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### Course: Electrical engineering > Unit 2

Lesson 2: Resistor circuits- Series resistors
- Series resistors
- Parallel resistors (derivation)
- Parallel resistors (derivation continued)
- Parallel resistors
- Parallel resistors
- Parallel conductance
- Series and parallel resistors
- Simplifying resistor networks
- Simplifying resistor networks
- Delta-Wye resistor networks
- Voltage divider
- Voltage divider
- Analyzing a resistor circuit with two batteries

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# Voltage divider

Explore the voltage divider, a fundamental circuit pattern in electrical engineering, consisting of two series resistors that control output voltage. Master the voltage divider expression, which calculates output voltage based on input voltage and resistor values. Dive into practical examples, learn when to apply this versatile circuit, and understand the importance of considering current flow for accurate voltage division in real-world applications. Created by Willy McAllister.

## Want to join the conversation?

- What do the loose ends around the lower resistor mean? I don't really know how this is supposed to work, does it mean the circuit continues off-screen?(19 votes)
- Yes, you could think of it that way.

These connection points are for the input and output of the circuit. On the left we might find a battery or other source of power. On the right we might find a load that requires the specific voltage we designed the voltage divider to deliver.

Regards,

APD(8 votes)

- Conceptually, in this oversimplified case, why not just use 1 resistor? Or basically I don't know why you would want two resistors if you aren't actually using the middle wire. If you are using the middle wire, what is an example of a circuit literally requiring that complexity?(3 votes)
- Hello Horus,

Yes, at first glance it seems like a pointless exercise. However the voltage divider is a useful tool from two perspectives:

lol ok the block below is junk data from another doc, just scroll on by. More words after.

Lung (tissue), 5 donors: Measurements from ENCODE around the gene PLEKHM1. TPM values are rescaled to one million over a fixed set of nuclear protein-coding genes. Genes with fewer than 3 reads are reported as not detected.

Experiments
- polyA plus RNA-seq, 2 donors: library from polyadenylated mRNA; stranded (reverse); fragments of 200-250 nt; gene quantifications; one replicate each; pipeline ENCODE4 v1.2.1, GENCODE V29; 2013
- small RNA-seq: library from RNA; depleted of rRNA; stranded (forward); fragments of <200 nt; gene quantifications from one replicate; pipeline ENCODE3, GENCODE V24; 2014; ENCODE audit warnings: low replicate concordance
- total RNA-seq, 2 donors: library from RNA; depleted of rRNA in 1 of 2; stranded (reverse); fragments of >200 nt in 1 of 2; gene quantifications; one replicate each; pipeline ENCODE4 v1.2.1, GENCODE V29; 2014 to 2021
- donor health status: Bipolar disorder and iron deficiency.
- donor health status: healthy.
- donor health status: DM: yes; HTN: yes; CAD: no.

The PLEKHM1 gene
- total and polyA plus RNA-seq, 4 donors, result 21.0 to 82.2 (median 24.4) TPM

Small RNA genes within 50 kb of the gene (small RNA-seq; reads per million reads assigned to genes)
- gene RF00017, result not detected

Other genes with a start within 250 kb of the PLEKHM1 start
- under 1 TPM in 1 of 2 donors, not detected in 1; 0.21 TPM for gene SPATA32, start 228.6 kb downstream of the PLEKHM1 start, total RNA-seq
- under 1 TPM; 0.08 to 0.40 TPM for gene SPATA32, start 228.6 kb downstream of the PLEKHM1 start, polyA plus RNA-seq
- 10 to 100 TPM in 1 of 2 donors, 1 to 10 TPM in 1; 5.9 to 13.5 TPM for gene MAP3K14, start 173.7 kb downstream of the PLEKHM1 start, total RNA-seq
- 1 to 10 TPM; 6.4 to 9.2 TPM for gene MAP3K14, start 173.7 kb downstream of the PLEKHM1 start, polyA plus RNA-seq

A voltage divider is a physical assemblage of resistors that allows you to lower a voltage. For example, let's assume we have a source that provided 5 VDC connected to another device that required 3.3 VDC. A properly designed voltage divider would allow us to connect the devices together. This scenario is common. The 5VDC may be an Ardunio microcontroller and the 3.3 VDC source a new sensor you would like to connect tot he Arduino...

On a big picture level a voltage divider is a mathematical model. At first it will allows us to talk about DC voltages and the relationships in series circuits. Later is will help us understand much more interesting AC circuits items like power factor and filters.

Regards,

APD(21 votes)

- Why we only take R2 for V out?(6 votes)
- Assigning the output voltage across R2 is the most common way to use a voltage divider. (Where R2 is the resistor connected to the reference node, ground). There's nothing keeping you from using the voltage across R1, but I have not seen that done too often.

There isn't anything special about the voltage divider circuit, other than it happens to be a very common resistor configuration. So we spend a little time looking at its properties and developing an equation for the output voltage. It's just a quick mental shortcut you will use frequently.(3 votes)

- The formula is very mathematically nice but why does it work out this way? What is the intuition behind the voltage being proportional to the proportion of resistance across the two resistors?(2 votes)
- Tough question. Let me give it a try.

Draw a picture of one long resistor 10 cm tall on the page. Connect the top of the resistor to voltage Vin. Connect the bottom to 0v. The value of the long tall resistor is R.

Touch your finger to the resistor at the top. What is the voltage of your fingertip? Ans: Vin .

Touch your finger to the bottom of the resistor. What is the voltage of your fingertip? Ans: 0.

Touch your finger right in the middle of the resistor. What is the voltage of your fingertip? Ans: what does your intuition say?